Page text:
Celebrities in video games are nothing new, but you will usually see them in either movie or TV show tie-in games. It’s quite rare to see them starring in an original game, and Apocalypse for the PS1, starring Bruce Willis as made extremely evident on the packaging, is one of those few. The game was developed by Neversoft and published by Activision in 1998, during the height of Bruce’s fame. The game oozes the 90s at every turn and has an interesting development history.
Initially, Bruce Willis was supposed to be a side character, giving the game a feeling of a buddy cop movie. During the development, Activision signed a multi-million-dollar contract, with Willis to provide his voice and likeness. His role of sidekick Trey Kincaid eventually changed to that of the main character, but this resulted in him having reduced lines, and much of the dialog decreased during development. The lines were recorded in two days, and most of them that you hear are the type of cheesy one-liners found in action movies of the era.
Apocalypse is a 3D top-down shooter, and fans of games like Smash TV or Total Carnage will feel right at home, as you moving with the left analog stick and shoot with the the right. In case you don’t have a Dual Shock controller, you move by pressing the directional pad and shoot in four directions by pressing Triangle, Circle, Cross, or Square. You cannot control the camera, which will turn on its own as you progress through (mostly linear levels), and at times you might be confused about where to go next. The shoulder buttons are used for jumping and crouching, and for changing weapons. There are some platforming sections, which generally aren’t too hard, but they can occasionally be unnecessarily difficult due to the camera angles.
The gameplay is fast, action-packed, and most importantly, quite a bit of fun. There are eight weapons, and you start with the machine gun (with infinite ammo), a flame thrower, grenade and rocket launcher, and several energy weapons. Some of the weapons have an auto-aim, such as the Particle Beam or the Homing Missile, that are useful for quickly dealing with waves of weaker enemies. In addition to this, you also have a Smart Bomb, a special and limited weapon, that will anything within its blast radius. You also have extra lives, and losing one will restart you at the nearest checkpoint. Naturally, if you run out of them, you will start the level all over again.
The plot of Apocalypse is a bit goofy, though it never loses that 90s over-the-top sense of action. It’s set on an alien colony where religion is the driving force, and science is considered evil thanks to the teaching of a figure called the Reverend. In actuality, Reverend is a great scientist and is using his teachings as to cover in order to end the world, by creating the Four Horsemen of the Apocalypse. To accomplish this, he orders his disciples to break into the laboratory of Trey Kincaid (Bruce Willis), a top scientist in nanotechnology. After stealing his research, Reverend locks up Trey, since he is the only man who can stop his mad plans. Even though Trey is a scientist and not an action hero, he’s still extremely capable in taking up arms to fight back.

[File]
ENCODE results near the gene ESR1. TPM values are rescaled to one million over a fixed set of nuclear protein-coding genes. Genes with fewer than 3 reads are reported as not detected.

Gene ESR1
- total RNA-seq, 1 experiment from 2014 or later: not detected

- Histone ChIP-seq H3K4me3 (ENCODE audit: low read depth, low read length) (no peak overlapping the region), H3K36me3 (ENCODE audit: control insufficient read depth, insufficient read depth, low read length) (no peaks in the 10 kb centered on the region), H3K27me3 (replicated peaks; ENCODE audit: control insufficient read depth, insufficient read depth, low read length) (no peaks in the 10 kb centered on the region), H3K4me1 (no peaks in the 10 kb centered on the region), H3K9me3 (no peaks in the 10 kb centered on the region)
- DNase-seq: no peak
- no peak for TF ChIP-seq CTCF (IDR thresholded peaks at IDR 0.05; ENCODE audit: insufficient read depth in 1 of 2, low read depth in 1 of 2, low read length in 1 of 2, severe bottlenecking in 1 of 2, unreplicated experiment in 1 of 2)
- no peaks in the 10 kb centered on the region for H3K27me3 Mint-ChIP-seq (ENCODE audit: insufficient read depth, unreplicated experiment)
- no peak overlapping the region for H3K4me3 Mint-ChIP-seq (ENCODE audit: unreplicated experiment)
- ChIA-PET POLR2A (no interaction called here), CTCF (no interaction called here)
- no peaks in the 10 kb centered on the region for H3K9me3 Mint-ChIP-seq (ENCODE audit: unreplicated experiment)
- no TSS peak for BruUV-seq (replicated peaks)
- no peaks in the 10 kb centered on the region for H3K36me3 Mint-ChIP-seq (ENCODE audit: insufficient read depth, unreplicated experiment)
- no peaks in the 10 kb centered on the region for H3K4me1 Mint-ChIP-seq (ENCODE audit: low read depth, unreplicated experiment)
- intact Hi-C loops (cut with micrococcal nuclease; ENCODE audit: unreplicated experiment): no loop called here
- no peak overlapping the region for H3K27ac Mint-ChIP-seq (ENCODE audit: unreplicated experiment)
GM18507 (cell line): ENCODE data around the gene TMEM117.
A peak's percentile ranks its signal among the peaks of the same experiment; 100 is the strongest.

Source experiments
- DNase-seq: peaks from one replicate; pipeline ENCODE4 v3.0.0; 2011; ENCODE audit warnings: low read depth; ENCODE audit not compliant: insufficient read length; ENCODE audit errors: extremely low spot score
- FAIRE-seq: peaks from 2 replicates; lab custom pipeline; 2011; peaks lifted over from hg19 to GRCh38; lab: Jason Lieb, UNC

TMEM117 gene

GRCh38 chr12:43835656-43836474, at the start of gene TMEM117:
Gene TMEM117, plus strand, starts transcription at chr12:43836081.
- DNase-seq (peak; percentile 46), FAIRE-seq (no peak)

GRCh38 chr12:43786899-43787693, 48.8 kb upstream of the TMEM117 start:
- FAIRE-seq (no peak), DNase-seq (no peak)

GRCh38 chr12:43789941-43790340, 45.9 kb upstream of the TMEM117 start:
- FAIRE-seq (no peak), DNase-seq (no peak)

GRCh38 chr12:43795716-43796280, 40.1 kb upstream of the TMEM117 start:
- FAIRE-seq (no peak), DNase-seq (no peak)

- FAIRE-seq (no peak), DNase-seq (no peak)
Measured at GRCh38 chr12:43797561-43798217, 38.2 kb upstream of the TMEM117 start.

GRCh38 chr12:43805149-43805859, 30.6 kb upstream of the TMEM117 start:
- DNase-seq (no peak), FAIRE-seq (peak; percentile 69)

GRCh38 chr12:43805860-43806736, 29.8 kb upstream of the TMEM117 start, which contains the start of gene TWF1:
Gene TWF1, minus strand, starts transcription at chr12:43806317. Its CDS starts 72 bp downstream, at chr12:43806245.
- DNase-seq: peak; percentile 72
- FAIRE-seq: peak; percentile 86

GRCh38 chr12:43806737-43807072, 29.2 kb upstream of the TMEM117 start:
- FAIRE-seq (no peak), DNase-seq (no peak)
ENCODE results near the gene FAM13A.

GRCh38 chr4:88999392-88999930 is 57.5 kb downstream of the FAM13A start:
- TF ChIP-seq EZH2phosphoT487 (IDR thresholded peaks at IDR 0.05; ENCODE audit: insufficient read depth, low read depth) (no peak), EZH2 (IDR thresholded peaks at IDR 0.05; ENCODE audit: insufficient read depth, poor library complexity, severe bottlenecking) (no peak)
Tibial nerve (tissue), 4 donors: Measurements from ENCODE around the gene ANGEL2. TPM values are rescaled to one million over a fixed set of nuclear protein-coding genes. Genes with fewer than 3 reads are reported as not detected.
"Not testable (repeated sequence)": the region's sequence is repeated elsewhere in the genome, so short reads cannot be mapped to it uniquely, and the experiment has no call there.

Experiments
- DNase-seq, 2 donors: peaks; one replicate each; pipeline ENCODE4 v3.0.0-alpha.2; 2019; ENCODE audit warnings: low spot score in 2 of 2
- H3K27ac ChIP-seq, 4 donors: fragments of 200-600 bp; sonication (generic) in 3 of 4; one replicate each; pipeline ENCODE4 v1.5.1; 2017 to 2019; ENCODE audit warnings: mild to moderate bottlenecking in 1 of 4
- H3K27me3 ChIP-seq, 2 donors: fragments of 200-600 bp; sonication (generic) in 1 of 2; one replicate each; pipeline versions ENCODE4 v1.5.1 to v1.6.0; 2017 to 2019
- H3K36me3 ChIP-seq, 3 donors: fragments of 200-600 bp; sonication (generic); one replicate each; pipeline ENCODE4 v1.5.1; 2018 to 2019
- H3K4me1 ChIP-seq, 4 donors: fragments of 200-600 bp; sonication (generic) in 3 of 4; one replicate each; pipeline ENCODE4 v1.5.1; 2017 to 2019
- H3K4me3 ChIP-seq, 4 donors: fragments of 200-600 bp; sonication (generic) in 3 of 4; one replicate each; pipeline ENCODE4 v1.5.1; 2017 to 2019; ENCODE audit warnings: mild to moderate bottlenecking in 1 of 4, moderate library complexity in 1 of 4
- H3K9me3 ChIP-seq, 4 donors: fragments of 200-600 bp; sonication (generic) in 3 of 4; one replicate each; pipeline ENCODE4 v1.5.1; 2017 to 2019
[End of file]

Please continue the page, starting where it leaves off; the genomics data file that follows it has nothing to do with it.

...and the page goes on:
You start by breaking out of the prison, then run through the sewers, enter into a the city, and so on. At the end of each level, there is a boss that you must fight, after which you will be greeted with the stats screen. Boss fights are distinguished and not too gimmicky, and the later ones can be quite challenging. After the end of each level, there is a CGI cutscene, which still look relatively decent considering the era. The graphics and animation are detailed, but the model of Bruce Willis is so low poly, that it barely resembles him. The large 3D levels are unique and have their own style and all of them have a sort of hellish twist to them, which ties it neatly into the whole apocalypse theme. The soundtrack even features artists such as System of a Down (who make an appearance in both music and video), and Poe, who also was cast as one of the characters. All of these things only add to the feeling of a big-budget movie.
The game can be completed in about four hours, though it has three difficulty levels. Considering its an homage to arcade games, this is actually a pretty reasonable length, though perhaps disappointing for those seeking juicier experience. Sadly, the game wasn’t a commercial success, at least commensurate to its budget and star power, but it wasn’t a total failure. Neversoft actually reworked this engine for their next title, Tony Hawk’s Pro Skater, and some of its first playable demos were in fact of Trey Kincaid skateboarding in the Apocalypse levels.
It’s a little rough owing to the era it was released in, but Apocalypse is still a definitive recommendation. And compared to other PlayStation 3D action titles like C: The Contra Adventure and One, it holds up pretty well. As Bruce would say: “Strap one on, it’s time to jam!”